Why Have a link?
The link between Glan Clwyd hospital and Hossana was set up in 2006 as part of an NHS-wide initiative encouraging links between health institutions in the UK and
hospitals in developing countries. The link received support from the
Tropical Health Education Trust at the outset, and we are grateful for financial
backing from Wales for Africa and the BMA Humanitarian Fund subsequently.
The first visit of North Wales staff to Ethiopia took place in November 2005. Visits
have continued on a yearly or twice yearly basis since then, involving a wide
mixture of doctors, nurses, technical (EBME, estates), and managerial staff.
On four occasions, staff from Hossana have come to North Wales to raise the profile
of the link, to teach medical and nursing staff, ad to experience medicine in a
What's the point?
So what is the point of linking two hospitals in such different settings? We are worlds away from each other, surely? In many ways, that is exactly why the link has come about. Our common aim is to provide good care for those we look after - and there are many ways in which we can help each other in this. So, the aims of the link are
What can we teach one another?
The kinds of healthcare offered in the two hospitals are very different - but there is no doubt that we can both learn from each other.
So staff from Glan Clwyd can learn a great deal about tropical medicine, for example HIV/AIDS in a sub-Saharan setting, malaria, TB, typhoid, acute severe malnutrition and so on. Glan Clwyd staff learn about healthcare problems in a global setting, and about working with really scarce resources. As the years have passed, Glan Clwyd staff have developed great respect for the knowledge and understanding of their counterparts in Hossana - who have to take on huge responsibilities at an early stage, and who deal with massive workloads of often very sick patients.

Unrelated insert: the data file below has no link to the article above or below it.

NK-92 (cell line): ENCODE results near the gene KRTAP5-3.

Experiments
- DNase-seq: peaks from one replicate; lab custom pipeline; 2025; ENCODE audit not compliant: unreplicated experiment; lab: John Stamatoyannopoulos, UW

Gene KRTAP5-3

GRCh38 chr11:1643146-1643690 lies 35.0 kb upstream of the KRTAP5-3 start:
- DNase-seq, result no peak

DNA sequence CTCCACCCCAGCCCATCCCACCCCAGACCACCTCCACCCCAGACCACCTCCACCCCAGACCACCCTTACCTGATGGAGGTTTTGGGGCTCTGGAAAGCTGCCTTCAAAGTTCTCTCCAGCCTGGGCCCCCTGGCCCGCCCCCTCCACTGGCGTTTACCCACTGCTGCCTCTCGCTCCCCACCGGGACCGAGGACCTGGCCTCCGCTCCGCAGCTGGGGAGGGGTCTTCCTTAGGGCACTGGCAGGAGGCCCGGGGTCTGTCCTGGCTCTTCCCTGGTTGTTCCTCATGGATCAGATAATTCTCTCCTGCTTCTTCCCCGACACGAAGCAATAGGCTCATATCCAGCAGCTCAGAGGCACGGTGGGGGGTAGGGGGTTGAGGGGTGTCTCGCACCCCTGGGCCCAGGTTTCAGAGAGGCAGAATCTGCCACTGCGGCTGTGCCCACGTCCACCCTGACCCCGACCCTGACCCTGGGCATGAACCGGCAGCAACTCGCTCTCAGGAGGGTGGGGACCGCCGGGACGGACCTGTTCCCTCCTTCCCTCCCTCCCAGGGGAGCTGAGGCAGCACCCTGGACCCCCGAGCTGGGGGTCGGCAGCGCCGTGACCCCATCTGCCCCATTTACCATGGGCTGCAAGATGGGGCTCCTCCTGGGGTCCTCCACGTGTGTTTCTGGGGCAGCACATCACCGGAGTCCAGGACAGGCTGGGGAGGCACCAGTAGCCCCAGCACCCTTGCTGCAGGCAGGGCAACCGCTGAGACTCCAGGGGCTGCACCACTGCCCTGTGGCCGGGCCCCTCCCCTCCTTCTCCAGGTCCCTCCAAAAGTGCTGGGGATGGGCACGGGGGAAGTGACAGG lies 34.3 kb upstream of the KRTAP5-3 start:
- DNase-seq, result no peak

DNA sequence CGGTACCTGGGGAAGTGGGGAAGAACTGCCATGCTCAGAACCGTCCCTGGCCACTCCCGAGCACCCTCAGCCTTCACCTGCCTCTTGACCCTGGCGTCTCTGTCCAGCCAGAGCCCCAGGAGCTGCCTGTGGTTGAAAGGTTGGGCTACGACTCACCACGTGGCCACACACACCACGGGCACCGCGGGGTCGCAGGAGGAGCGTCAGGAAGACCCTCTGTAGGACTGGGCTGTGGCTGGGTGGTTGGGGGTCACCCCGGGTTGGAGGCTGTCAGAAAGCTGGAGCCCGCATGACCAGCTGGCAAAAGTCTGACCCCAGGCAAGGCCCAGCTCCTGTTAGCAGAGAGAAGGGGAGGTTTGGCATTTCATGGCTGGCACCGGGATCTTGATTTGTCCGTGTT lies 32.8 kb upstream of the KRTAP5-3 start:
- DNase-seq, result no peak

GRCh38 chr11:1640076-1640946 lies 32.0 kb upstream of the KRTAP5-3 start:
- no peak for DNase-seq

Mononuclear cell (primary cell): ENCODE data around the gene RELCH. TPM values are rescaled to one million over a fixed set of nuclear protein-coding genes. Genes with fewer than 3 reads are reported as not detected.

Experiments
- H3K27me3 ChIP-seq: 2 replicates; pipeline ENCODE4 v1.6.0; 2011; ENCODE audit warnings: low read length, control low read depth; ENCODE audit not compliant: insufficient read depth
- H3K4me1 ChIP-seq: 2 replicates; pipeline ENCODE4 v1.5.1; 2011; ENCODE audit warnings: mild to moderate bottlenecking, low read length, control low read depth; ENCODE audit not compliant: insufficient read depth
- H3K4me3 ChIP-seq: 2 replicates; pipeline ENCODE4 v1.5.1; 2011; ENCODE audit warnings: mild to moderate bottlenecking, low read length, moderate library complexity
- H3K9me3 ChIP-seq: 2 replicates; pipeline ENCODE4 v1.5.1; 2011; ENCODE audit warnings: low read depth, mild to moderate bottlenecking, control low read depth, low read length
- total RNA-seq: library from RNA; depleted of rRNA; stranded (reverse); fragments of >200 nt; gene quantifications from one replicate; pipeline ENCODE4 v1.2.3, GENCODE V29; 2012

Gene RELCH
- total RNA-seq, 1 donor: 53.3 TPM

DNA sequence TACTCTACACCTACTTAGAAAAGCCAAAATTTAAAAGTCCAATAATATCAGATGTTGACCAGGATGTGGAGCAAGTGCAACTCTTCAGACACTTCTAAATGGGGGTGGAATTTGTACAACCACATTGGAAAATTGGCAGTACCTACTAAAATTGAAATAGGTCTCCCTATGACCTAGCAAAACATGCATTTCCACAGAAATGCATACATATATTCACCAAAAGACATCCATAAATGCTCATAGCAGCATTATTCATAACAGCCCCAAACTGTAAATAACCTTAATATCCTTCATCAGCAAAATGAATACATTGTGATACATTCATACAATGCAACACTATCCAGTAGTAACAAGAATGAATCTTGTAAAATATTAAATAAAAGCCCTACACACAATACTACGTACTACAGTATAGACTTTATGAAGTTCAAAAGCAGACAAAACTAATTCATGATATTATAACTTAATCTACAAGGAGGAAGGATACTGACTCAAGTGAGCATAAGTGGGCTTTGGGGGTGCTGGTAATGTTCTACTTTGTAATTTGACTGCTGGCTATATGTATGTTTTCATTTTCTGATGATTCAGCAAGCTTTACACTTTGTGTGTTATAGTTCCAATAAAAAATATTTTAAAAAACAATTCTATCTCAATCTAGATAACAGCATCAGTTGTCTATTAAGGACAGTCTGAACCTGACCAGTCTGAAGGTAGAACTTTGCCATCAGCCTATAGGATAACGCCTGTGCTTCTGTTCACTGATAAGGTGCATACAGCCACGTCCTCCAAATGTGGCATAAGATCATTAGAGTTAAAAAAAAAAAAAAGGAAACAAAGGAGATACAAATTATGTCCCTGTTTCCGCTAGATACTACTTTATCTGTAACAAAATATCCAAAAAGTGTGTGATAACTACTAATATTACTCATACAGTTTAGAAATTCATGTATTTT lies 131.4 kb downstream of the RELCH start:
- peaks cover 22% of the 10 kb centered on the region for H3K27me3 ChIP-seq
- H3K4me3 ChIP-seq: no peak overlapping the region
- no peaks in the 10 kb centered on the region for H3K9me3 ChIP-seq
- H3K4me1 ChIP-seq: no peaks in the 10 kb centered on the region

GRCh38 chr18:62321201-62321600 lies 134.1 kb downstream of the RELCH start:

And staff from Hossana can learn from their UK colleagues. Teaching of health officers and Masters students has become a regular feature of visits to Hossana - covering topics as different as infection control, trauma management, paediatrics and acute medicine. In 2015 we jointly ran two BASIC DHS courses in Hossana, which are designed to teach doctors and nurses how to recognise and manage critically ill patients in a developing health setting. The BASIC DHS course faculty included staff from Glan Clwyd hospital and from Hossana hospital.
Hossana staff visiting North Wales have attended specific courses such as ATLS to gain insight into current clinical thinking in the UK.
Wider health and social issues
Many health and social problems that are grappled with in the UK are less of an issue in Ethiopia. For example, Ethiopians lay great emphasis on the importance of the family, so old people are looked after within the family - by the whole family. Smoking is very much less prevalent in Ethiopia; breast feeding rates are much higher; people walk everywhere, and have generally very healthy diets. Obesity is not a problem in Ethiopia... Weighing scales in the streets are to ensure that you are not losing weight - in stark contrast to those in the UK!
In addition to teaching an mutual education, the link has supported a number of infrastructure projects in Hossana - see infrastructure under information
An offshoot link - the eye link
Since 2007, the link has extended from Hossana hospital to incorporate a link between the eye unit in HM Stanley hospital in North Wales and its counterpart in Yirga Alem hospital, whose eye unit also serves Hossana hospital. Subsequently, the HM Stanley eye department has moved to become the Stanley eye unit at Abergele hospital, and the link has migrated from Yirga Alem eye department to the eye department in Hawassa Referral hospital. See the Eye Link page
And now a primary care link....
In 2014. a preliminary visit took place by a North Wales general practitioner, with a view to exploring the possibility of a link between general practice surgeries local to Glan Clwyd hospital, and their equivalent in Ethiopia - the health centres around Hossana. Two further visits occurred in 2015, and the project is taking shape. See the Primary Care Link page